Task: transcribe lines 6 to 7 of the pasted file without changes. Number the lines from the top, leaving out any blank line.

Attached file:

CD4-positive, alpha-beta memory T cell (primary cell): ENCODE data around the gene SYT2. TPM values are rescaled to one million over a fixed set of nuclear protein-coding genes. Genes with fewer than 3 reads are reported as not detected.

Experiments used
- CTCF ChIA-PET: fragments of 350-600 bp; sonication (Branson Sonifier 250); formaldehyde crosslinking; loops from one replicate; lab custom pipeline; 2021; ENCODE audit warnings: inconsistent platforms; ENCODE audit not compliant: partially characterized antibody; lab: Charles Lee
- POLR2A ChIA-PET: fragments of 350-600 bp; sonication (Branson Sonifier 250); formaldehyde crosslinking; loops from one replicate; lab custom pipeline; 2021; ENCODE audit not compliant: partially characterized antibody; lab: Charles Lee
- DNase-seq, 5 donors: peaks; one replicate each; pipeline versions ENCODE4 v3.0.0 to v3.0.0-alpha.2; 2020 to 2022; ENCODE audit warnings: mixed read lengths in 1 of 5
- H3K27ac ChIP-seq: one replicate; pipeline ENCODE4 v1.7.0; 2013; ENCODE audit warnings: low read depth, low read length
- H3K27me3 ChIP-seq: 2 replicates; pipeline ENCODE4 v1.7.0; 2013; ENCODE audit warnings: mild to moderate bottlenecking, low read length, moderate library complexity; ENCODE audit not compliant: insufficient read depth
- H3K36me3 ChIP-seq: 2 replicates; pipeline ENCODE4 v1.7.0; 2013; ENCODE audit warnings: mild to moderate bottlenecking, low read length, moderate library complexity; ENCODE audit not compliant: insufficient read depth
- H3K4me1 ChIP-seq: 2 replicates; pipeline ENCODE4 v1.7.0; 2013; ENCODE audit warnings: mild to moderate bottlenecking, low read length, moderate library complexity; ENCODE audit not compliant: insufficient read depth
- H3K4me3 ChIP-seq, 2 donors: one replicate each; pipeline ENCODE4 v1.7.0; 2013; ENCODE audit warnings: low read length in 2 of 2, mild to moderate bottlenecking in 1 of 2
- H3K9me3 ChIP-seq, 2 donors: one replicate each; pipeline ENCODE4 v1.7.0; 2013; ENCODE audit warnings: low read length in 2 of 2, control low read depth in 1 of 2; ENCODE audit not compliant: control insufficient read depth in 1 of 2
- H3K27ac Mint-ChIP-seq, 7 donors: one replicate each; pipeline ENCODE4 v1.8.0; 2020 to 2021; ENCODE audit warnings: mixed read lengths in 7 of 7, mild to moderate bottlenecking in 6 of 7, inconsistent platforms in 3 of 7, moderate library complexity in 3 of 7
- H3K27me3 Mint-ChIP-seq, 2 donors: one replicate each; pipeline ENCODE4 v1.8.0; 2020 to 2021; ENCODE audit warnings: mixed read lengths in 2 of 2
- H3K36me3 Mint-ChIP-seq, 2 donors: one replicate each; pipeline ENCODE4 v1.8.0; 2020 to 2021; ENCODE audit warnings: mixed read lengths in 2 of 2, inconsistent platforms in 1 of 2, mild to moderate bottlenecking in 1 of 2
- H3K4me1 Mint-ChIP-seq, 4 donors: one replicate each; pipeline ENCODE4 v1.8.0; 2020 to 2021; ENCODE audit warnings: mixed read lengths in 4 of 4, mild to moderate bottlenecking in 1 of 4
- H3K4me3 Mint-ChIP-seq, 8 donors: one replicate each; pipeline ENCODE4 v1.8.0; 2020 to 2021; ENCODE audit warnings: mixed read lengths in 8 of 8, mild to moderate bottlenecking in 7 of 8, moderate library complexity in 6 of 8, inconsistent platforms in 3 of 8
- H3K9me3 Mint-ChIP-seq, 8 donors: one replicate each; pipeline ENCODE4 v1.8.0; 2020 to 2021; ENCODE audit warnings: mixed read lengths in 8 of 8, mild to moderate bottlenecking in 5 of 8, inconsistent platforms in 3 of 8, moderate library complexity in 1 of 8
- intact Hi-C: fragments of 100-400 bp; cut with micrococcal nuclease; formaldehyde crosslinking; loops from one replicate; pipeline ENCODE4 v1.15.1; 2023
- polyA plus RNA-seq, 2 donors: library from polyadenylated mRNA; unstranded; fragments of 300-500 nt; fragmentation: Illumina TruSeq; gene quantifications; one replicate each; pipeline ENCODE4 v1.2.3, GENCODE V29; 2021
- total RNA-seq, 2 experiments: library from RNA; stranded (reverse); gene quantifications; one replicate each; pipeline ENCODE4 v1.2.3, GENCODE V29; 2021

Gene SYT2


- H3K27ac ChIP-seq: one replicate; pipeline ENCODE4 v1.7.0; 2013; ENCODE audit warnings: low read depth, low read length
- H3K27me3 ChIP-seq: 2 replicates; pipeline ENCODE4 v1.7.0; 2013; ENCODE audit warnings: mild to moderate bottlenecking, low read length, moderate library complexity; ENCODE audit not compliant: insufficient read depth